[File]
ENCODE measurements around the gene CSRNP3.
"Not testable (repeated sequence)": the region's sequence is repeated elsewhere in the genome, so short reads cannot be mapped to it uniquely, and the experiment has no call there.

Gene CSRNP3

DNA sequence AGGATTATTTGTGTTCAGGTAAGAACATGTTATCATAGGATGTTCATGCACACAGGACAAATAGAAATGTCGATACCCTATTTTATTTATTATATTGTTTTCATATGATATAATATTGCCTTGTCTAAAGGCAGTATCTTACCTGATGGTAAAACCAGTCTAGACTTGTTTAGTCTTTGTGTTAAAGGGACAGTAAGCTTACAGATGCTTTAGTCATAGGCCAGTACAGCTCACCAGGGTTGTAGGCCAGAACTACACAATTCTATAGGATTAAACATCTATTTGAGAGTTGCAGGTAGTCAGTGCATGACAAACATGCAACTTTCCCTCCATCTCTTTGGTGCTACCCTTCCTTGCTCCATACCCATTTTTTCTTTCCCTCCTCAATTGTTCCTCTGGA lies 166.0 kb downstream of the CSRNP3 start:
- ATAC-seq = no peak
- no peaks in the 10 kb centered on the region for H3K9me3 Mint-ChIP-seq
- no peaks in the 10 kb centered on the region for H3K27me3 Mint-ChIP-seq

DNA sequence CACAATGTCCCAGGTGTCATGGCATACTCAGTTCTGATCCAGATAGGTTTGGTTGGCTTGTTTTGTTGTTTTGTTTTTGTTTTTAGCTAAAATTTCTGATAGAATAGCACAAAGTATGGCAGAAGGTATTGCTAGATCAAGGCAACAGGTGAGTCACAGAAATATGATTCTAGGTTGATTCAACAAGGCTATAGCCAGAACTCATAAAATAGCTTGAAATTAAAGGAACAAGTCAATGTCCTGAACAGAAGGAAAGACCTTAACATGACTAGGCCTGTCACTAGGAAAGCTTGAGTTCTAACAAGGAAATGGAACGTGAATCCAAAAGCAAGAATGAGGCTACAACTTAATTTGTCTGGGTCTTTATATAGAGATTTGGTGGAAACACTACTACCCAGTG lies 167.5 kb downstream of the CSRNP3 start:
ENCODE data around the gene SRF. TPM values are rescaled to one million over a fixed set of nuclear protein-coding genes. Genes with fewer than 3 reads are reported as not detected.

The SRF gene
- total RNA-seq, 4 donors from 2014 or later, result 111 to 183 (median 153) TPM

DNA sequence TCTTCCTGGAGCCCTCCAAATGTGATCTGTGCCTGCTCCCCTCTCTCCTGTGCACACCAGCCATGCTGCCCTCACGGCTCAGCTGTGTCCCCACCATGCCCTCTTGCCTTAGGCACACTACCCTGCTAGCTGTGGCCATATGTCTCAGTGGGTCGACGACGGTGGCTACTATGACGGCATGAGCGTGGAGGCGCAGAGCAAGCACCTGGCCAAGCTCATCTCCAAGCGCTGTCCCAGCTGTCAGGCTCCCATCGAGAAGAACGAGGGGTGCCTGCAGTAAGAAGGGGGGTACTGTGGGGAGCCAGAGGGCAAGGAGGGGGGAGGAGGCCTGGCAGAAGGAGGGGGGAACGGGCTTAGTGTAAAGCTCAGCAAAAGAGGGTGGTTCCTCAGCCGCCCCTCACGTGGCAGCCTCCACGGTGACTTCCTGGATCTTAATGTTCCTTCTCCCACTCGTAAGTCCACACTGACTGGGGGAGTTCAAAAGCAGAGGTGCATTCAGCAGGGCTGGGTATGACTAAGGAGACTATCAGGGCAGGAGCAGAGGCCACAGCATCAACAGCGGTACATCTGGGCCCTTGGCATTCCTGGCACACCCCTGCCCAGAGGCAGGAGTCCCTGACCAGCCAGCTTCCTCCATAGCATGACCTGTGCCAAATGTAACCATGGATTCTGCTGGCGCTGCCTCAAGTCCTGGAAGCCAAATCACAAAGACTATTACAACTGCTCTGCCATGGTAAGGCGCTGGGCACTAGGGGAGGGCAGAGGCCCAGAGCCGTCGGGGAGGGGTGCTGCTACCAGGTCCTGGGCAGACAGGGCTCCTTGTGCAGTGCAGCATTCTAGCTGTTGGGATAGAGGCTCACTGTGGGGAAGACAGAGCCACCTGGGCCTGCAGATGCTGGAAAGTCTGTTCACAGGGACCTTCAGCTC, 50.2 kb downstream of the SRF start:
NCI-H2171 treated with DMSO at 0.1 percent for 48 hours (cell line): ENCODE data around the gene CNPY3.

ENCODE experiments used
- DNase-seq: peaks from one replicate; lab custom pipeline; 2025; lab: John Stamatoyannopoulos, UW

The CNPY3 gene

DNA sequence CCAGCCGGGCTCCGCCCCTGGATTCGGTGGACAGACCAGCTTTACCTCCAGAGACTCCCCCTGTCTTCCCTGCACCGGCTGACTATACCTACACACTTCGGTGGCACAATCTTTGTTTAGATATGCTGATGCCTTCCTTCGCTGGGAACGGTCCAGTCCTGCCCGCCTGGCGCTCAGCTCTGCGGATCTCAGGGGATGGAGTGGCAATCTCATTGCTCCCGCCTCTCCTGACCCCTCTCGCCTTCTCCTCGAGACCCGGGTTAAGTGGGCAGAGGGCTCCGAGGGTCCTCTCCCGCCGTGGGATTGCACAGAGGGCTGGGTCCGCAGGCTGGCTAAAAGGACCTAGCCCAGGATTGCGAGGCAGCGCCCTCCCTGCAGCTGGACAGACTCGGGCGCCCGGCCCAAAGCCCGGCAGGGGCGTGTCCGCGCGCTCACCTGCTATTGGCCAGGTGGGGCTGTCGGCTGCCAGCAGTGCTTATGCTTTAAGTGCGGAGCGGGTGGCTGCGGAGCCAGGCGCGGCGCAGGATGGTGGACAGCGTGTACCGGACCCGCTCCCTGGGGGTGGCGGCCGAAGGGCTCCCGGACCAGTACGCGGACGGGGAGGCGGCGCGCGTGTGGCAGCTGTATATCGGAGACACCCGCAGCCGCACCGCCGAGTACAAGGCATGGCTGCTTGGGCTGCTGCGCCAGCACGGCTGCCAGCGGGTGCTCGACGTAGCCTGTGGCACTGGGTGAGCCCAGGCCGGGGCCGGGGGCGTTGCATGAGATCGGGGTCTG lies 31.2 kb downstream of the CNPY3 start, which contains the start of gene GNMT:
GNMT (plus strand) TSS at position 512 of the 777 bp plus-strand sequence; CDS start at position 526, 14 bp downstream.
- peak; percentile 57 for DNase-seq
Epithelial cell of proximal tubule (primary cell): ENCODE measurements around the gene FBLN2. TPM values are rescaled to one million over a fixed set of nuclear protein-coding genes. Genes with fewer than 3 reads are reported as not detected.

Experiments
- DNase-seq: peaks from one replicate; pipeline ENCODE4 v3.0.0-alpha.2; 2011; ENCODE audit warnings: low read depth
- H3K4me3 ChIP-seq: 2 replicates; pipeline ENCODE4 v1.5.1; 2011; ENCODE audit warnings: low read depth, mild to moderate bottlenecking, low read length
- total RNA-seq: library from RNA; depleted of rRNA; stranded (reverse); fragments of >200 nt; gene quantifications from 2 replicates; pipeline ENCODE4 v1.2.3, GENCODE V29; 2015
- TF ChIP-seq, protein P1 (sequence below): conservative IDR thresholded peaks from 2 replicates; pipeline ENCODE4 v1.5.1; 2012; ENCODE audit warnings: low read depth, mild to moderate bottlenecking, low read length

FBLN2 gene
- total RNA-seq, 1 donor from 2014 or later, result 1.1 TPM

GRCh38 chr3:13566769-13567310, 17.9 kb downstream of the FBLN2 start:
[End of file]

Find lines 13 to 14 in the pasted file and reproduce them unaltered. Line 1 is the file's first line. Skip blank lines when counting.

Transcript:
NCI-H2171 treated with DMSO at 0.1 percent for 48 hours (cell line): ENCODE data around the gene CNPY3.

ENCODE experiments used